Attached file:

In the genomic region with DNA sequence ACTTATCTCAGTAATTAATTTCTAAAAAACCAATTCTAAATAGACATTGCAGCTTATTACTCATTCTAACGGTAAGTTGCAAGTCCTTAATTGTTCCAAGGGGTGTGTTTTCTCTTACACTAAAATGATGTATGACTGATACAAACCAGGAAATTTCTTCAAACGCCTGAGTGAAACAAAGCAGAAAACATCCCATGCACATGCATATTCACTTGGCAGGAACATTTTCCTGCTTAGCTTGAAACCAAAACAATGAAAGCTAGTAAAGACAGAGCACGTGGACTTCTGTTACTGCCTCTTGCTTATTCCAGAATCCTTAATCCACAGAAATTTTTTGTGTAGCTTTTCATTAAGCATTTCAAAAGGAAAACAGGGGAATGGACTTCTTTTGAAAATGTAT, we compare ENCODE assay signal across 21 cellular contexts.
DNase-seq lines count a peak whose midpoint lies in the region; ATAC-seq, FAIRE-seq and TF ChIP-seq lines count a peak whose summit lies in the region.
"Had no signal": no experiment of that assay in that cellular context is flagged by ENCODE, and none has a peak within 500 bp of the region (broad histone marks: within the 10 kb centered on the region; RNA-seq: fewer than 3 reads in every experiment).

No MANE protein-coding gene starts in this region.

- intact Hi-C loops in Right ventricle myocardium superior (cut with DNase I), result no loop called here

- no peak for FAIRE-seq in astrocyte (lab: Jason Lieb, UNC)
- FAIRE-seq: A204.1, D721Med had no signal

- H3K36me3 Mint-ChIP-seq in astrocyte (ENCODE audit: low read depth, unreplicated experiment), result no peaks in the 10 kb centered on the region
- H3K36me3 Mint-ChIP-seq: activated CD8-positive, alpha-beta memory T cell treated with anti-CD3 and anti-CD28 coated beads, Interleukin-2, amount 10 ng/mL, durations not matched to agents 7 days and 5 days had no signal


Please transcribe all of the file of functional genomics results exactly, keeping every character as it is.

In the genomic region with DNA sequence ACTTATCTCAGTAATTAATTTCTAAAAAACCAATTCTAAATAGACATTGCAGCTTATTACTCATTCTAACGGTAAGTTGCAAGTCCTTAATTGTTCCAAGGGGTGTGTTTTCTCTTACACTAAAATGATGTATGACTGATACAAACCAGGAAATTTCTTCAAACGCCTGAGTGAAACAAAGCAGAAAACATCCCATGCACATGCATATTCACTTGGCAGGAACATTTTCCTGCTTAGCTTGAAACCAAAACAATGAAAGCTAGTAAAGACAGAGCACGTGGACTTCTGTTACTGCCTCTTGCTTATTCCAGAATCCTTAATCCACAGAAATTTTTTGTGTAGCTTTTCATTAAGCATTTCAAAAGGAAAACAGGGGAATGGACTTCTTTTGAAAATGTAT, we compare ENCODE assay signal across 21 cellular contexts.
DNase-seq lines count a peak whose midpoint lies in the region; ATAC-seq, FAIRE-seq and TF ChIP-seq lines count a peak whose summit lies in the region.
"Had no signal": no experiment of that assay in that cellular context is flagged by ENCODE, and none has a peak within 500 bp of the region (broad histone marks: within the 10 kb centered on the region; RNA-seq: fewer than 3 reads in every experiment).

No MANE protein-coding gene starts in this region.

- intact Hi-C loops in Right ventricle myocardium superior (cut with DNase I), result no loop called here

- no peak for FAIRE-seq in astrocyte (lab: Jason Lieb, UNC)
- FAIRE-seq: A204.1, D721Med had no signal

- H3K36me3 Mint-ChIP-seq in astrocyte (ENCODE audit: low read depth, unreplicated experiment), result no peaks in the 10 kb centered on the region
- H3K36me3 Mint-ChIP-seq: activated CD8-positive, alpha-beta memory T cell treated with anti-CD3 and anti-CD28 coated beads, Interleukin-2, amount 10 ng/mL, durations not matched to agents 7 days and 5 days had no signal